Wall Street famously operates on "fear and greed", and it's that greed factor that makes it such a popular place for con artists and Ponzi schemers to ply their nefarious trades, said Maria Konnikova, author of The Confidence Game.
"A lot of con artists prey on our desire for greed, for things to be a little bit better than they should be and for us to get a little bit more than we actually earn because we think we deserve it," said Konnikova. "And Wall Street is a beautiful preying ground for those desires."
Konnikova explains how con artists hook and clean out their marks in The Confidence Game. Her previous book was titled Mastermind: How to Think Like Sherlock Holmes. She graduated from Harvard and received her Ph.D. in psychology from Columbia University. Konnikova said she was drawn to the topic of con artistry while watching David Mamet's House of Games.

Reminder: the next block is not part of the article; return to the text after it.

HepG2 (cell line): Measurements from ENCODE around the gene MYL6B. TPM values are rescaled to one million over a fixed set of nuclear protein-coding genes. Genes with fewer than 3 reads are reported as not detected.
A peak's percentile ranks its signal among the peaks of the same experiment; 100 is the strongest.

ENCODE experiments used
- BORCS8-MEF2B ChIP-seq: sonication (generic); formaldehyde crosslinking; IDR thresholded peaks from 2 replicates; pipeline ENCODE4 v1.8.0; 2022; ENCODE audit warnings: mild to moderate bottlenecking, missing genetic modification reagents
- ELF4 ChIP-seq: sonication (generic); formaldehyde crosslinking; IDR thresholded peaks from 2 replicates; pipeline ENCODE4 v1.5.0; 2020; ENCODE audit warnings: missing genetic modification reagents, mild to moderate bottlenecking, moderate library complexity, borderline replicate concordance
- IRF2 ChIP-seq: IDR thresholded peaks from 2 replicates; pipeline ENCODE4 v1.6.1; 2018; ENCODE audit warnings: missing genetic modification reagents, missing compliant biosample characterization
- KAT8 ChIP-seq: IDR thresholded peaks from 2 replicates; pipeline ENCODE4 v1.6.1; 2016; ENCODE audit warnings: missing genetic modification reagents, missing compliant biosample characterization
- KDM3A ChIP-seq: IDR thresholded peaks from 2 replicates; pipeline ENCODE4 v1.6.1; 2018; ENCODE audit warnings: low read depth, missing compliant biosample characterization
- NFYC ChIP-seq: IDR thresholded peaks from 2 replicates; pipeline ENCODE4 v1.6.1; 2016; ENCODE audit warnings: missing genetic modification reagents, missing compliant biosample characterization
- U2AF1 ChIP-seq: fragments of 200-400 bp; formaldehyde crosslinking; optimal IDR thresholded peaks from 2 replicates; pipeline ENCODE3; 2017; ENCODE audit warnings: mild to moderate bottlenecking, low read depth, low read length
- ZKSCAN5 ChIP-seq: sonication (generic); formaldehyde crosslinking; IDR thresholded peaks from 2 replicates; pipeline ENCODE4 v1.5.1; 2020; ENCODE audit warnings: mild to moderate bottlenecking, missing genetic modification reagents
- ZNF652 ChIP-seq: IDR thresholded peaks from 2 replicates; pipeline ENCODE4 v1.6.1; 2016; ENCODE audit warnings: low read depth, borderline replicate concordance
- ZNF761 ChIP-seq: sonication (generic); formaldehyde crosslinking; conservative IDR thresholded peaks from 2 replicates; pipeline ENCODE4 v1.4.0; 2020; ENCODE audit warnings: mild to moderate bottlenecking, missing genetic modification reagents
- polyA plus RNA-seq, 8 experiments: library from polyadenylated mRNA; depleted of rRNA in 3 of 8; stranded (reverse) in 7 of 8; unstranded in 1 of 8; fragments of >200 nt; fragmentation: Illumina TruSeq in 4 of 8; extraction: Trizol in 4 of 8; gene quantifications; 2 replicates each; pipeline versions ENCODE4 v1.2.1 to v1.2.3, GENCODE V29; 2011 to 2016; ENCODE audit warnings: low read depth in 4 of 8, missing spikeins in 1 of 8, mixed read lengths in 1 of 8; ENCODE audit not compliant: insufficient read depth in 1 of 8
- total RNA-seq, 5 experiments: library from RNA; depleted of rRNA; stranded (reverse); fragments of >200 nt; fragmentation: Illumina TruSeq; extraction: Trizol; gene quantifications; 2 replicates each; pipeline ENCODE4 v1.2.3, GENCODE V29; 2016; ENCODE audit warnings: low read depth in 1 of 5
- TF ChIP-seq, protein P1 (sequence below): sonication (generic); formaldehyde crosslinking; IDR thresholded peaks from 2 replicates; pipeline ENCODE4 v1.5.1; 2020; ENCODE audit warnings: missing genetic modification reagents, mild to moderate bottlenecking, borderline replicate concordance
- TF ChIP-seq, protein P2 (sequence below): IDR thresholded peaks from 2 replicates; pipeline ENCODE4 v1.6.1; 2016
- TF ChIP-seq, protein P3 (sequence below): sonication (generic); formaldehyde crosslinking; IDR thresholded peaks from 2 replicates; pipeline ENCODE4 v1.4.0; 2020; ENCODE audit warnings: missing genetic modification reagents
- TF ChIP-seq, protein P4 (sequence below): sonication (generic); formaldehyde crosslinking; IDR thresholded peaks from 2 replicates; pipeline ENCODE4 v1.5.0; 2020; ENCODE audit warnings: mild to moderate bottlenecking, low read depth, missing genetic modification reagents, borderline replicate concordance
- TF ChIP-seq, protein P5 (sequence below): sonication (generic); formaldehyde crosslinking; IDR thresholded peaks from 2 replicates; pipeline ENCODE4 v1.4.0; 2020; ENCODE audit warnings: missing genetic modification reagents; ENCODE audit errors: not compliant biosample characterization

One of the reasons why supposedly savvy Wall Street investors are taken in by Ponzi schemes -- like the one operated by Bernie Madoff -- is that people have a hard time believing that an investment return can be "too good to be true if they found it themselves.
She said a basic Ponzi scheme like Madoff's starts off with a set of market-beating returns and a fraudster who does not ask for a lot of money. And because it starts small, that gives the crooked operator time to grow it under the nose of regulators.
The fraud perpetuates because investors have a new set of incentives once they put their money into the fund. They are willing to overlook so-called red flags because they want to see the fund succeed so they can get paid.
"Once you are invested in it, your incentives are totally misaligned with the truth. You don't want to see what's happening," said Konnikova. "You want to keep getting your money."
Konnikova said a smart Ponzi schemer will not always show superlative results.
"Someone who is good will mix it up a bit and have an off month, a bad year, which basically gets people off the trail," said Konnikova.